Reconstructing the diversification history of species and identifying the main drivers of population differentiation in widely distributed species is key to understand population connectivity and how biodiversity is generated and maintained, particularly in the face of a rapidly changing world. Empirical statistical phylogeographic studies have been unveiling the primary drivers of global diversification of marine species, particularly those of high latitudes1,2,3,4,5,6,7. Mechanisms of population divergence of seabirds with pan-tropical distributions however are not as well understood8,9,10,11. Historical vicariant events, such as the emergence of the Isthmus of Panama in the late Pliocene, can create phylogeographic structure in species that previously occupied a single region, effectively isolating lineages and promoting speciation12,13,14,15. Other oceanic features, such as the Eastern Pacific Barrier, are also emerging as important barriers to gene flow in a variety of taxa9,10,16, despite the ability of marine species to disperse long distances. Changes in the oceanic environment driven by historical climatic changes have also been proposed as important drivers of divergence in marine taxa1,2,5,14,17,18, although their effect in mid-latitude species is not as clear.

Cryptic, intrinsic barriers, such as strong philopatry, which is characteristic of most pelagic seabirds, phenological differences driven by variation in non-breeding distributions and adaptation to local environmental conditions, may also play an important role on population divergence, sometimes even in the presence of gene flow6,8,19,20,21.

Bulwer’s petrel Bulweria bulwerii is a useful model to study the impact of physical and non-physical barriers in the diversification history of marine species. This small (ca. 100 g), all-dark procellariiform species is distributed in the tropical and sub-tropical oceanic islands of the Pacific and Atlantic oceans. It has also been recently discovered breeding on Round I. off Mauritius in the Indian Ocean, but the population is very small22. The species occurs in deep sea year-round23,24,25. It breeds on small oceanic islands for close to five months of the year, a period during which it behaves as a central place forager due to the constraints of incubation of the single egg and chick provisioning25. Individuals perform long migrations between their breeding and non-breeding areas. In the Atlantic, wintering areas include the southern equatorial regions23,24. In the Pacific, wintering areas are not as well known, but W Pacific populations are thought to migrate SW into the Indian Ocean, while Central Pacific populations are thought to move SE22,26. Like most procellariiform seabirds, the species is philopatric27. Although the Bulwer’s petrel population in the NW Hawaiian Islands was thought to be the largest with almost 100,000 pairs26, a recent estimate of the population on the Desertas Islands, Madeira, suggests that the population of this species in Madeira might be almost as large28. Elsewhere, populations are smaller22.

Using a gene set of 13 anonymous nuclear loci and one mitochondrial locus and coalescence theory-based methods, we studied for the first time the phylogeography and historical demography of Bulwer’s petrel across its main breeding areas in the Atlantic and Pacific Oceans. We assess the level of genetic differentiation and gene flow and provide temporal estimates for population divergence, testing for a possible effect of biogeographical barriers in the evolutionary history of the species. The Atlantic and Pacific Oceans have very different geographical configurations and oceanographic characteristics which determine the complexity of the different biogeographic domains of the two basins29. In particular, if we consider their tropical regions, the Atlantic Ocean is a much smaller and enclosed basin with a single predominant bio-oceanographic domain. Conversely, there are at least three recognized biogeographical zones in the much larger Pacific basin characterized by very different biological communities29 which might promote isolation and differentiation of seabird populations.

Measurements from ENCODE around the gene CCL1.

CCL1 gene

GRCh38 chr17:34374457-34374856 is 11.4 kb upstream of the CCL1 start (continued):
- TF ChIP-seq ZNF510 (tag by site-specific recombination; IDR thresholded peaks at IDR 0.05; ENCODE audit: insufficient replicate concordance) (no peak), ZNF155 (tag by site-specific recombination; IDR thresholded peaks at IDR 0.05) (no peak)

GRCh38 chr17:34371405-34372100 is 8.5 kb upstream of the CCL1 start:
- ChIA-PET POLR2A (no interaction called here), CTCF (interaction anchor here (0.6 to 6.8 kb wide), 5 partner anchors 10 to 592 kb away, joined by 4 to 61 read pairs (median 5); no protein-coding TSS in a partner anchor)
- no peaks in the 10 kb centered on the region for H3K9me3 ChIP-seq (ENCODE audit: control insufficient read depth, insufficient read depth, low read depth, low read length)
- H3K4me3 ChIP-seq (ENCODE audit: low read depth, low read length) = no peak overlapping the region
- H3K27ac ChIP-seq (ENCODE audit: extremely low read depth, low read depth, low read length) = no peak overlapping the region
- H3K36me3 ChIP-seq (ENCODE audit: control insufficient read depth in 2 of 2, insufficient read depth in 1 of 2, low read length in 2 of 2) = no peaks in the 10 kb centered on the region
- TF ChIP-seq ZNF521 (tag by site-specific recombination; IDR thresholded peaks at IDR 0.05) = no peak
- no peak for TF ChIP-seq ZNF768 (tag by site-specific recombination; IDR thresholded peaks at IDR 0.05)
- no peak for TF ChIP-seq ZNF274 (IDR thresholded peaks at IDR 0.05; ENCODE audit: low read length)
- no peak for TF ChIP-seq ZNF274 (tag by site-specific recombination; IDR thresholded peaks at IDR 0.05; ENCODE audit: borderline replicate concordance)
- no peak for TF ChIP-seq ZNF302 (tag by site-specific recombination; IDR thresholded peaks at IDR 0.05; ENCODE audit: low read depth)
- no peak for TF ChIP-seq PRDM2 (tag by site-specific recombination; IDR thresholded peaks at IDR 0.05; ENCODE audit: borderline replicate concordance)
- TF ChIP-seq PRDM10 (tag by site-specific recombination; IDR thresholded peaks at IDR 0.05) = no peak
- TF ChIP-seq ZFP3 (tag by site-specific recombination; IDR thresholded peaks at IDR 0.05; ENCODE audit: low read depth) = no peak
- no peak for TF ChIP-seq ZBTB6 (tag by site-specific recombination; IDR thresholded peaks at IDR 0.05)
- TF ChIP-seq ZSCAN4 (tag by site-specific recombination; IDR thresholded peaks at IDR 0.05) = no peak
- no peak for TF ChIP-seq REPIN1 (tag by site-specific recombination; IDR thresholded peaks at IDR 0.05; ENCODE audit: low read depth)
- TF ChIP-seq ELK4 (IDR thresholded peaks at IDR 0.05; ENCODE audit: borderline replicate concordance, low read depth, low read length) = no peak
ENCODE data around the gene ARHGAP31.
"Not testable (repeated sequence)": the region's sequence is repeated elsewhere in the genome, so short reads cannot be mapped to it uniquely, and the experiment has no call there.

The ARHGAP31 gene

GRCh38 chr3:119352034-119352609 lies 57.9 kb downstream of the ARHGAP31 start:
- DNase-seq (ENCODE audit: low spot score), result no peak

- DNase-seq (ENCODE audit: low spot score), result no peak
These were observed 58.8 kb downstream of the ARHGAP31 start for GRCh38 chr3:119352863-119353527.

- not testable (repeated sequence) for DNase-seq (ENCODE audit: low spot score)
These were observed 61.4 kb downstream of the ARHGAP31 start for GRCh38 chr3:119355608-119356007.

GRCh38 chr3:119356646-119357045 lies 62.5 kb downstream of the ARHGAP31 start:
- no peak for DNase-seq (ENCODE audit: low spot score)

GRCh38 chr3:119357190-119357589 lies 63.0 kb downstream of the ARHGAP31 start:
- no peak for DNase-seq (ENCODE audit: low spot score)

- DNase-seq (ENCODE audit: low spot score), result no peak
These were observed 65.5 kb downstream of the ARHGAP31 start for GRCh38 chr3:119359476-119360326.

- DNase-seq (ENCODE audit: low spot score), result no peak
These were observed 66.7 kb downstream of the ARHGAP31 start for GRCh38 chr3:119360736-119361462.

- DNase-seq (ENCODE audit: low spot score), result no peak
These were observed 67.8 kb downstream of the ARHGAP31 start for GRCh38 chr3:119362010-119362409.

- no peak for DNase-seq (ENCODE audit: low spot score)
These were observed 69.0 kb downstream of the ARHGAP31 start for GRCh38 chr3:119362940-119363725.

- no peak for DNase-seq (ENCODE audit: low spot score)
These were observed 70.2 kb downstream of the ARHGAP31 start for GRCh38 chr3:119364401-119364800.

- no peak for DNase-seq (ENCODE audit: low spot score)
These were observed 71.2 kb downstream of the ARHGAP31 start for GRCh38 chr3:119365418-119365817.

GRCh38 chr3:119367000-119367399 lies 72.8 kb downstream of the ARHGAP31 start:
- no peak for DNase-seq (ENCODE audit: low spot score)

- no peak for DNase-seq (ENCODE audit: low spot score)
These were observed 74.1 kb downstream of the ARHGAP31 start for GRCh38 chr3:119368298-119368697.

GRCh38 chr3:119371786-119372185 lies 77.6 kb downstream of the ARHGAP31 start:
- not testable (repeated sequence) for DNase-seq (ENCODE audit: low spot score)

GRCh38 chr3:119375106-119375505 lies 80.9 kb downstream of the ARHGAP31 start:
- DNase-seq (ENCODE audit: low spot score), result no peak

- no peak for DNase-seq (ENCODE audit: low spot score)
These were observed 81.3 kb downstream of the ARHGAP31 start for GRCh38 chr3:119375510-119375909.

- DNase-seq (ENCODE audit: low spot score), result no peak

Genetic diversity and population structure

A total of 9096 bp were surveyed per individual, including 979 bp of the mitochondrial locus and between 511 and 684 bp of each of the thirteen nuclear loci sampled. (Table 1). Not all individuals sequenced well for all loci, most frequently we sampled ca. 15 individuals for the three populations in the Pacific, ca. 20 individuals for the Azores and Selvagens, 4 individuals for the Raso islet (Cabo Verde) and seven individuals from Desertas (Supplementary information Table 1).

Table 1 Polymorphic statistics for all the loci sampled in this study. L–length of the locus in bp; N–number of samples; S–number of segregating sites; NH–number of haplotypes; h–haplotype diversity; π–nucleotide diversity.

For the total of 8117 bp sequenced for the anonymous nuclear loci, there were 118 segregating sites corresponding to an average of 1 SNP per 69 bp. The number of alleles and segregating sites varied among the nuclear loci, and levels of nucleotide diversity varied by almost an order of magnitude (Table 1). Four of the 13 nuclear loci had length polymorphisms, one of which (an 1 bp indel in the nuclear locus Bubu4) was fixed in the Japanese population. The other three were private to either the Atlantic or Pacific Oceans but were not fixed. In the mitochondrial locus, 40 segregating sites in the 102 sampled individuals defined 26 different haplotypes. Overall, NADH2 was the most polymorphic locus, showing the highest number of segregating sites, haplotypes and nucleotide diversity (π = 0.059) (Table 1). For most loci and populations, there were no significant deviations from neutral expectations as suggested by non-significant Tajima’s D and Fu’s Fs estimates (Supplementary Table 1). Nuclear and mitochondrial sequence data have been submitted to the GenBank database (accession numbers ON918736-0N920126).